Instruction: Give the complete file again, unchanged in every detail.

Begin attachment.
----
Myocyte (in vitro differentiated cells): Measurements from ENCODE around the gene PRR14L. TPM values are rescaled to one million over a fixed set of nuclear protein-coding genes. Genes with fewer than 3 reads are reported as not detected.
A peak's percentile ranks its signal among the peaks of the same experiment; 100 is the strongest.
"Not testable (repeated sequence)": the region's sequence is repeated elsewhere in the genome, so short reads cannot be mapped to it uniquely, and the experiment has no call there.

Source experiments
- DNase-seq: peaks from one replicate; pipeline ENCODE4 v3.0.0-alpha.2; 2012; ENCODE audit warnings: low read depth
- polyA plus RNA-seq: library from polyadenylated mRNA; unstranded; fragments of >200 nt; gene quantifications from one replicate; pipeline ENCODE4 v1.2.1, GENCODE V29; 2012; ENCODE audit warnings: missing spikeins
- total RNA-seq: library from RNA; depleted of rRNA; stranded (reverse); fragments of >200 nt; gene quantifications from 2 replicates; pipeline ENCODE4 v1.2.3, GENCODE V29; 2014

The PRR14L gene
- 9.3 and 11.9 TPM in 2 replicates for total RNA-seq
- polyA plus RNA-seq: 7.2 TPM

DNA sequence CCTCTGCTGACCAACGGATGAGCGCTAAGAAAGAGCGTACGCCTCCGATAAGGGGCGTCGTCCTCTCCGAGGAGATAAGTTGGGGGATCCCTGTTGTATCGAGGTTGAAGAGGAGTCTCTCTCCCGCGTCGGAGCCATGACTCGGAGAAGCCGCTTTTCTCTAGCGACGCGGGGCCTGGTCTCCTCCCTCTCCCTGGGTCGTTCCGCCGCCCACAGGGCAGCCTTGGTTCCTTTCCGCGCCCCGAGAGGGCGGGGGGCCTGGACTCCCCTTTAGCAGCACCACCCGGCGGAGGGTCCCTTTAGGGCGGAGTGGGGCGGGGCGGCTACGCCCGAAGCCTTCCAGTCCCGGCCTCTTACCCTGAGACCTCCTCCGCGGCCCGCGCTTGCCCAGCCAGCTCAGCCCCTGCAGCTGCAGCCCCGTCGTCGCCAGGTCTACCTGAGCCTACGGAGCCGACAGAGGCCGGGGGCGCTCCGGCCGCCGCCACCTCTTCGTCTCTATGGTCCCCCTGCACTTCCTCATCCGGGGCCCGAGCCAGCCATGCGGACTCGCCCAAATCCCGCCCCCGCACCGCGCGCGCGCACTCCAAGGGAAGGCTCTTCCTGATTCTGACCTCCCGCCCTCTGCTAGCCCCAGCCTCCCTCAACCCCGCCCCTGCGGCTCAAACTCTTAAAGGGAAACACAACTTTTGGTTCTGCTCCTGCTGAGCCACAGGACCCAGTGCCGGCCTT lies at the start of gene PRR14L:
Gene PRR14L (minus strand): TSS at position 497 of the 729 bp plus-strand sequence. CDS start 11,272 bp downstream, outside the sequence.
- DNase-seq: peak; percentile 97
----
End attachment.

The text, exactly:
Myocyte (in vitro differentiated cells): Measurements from ENCODE around the gene PRR14L. TPM values are rescaled to one million over a fixed set of nuclear protein-coding genes. Genes with fewer than 3 reads are reported as not detected.
A peak's percentile ranks its signal among the peaks of the same experiment; 100 is the strongest.
"Not testable (repeated sequence)": the region's sequence is repeated elsewhere in the genome, so short reads cannot be mapped to it uniquely, and the experiment has no call there.

Source experiments
- DNase-seq: peaks from one replicate; pipeline ENCODE4 v3.0.0-alpha.2; 2012; ENCODE audit warnings: low read depth
- polyA plus RNA-seq: library from polyadenylated mRNA; unstranded; fragments of >200 nt; gene quantifications from one replicate; pipeline ENCODE4 v1.2.1, GENCODE V29; 2012; ENCODE audit warnings: missing spikeins
- total RNA-seq: library from RNA; depleted of rRNA; stranded (reverse); fragments of >200 nt; gene quantifications from 2 replicates; pipeline ENCODE4 v1.2.3, GENCODE V29; 2014

The PRR14L gene
- 9.3 and 11.9 TPM in 2 replicates for total RNA-seq
- polyA plus RNA-seq: 7.2 TPM

DNA sequence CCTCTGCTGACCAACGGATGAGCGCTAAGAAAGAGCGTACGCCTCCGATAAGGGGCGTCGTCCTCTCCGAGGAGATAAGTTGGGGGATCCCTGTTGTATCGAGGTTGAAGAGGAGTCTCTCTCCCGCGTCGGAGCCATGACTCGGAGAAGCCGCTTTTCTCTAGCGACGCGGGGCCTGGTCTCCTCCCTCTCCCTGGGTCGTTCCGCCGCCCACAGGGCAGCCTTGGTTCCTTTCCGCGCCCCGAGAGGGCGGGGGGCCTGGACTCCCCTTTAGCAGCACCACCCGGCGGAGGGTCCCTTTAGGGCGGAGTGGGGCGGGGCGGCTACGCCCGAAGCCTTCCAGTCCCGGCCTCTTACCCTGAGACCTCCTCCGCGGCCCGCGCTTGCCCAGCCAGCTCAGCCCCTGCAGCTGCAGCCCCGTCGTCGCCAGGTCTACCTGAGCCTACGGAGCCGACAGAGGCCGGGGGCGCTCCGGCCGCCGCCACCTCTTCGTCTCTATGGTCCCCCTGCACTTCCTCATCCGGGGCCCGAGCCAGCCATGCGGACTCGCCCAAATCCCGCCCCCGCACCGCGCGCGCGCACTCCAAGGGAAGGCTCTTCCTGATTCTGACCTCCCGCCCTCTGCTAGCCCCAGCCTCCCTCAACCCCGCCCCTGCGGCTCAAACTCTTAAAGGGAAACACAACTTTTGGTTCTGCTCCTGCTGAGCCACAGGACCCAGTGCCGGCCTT lies at the start of gene PRR14L:
Gene PRR14L (minus strand): TSS at position 497 of the 729 bp plus-strand sequence. CDS start 11,272 bp downstream, outside the sequence.
- DNase-seq: peak; percentile 97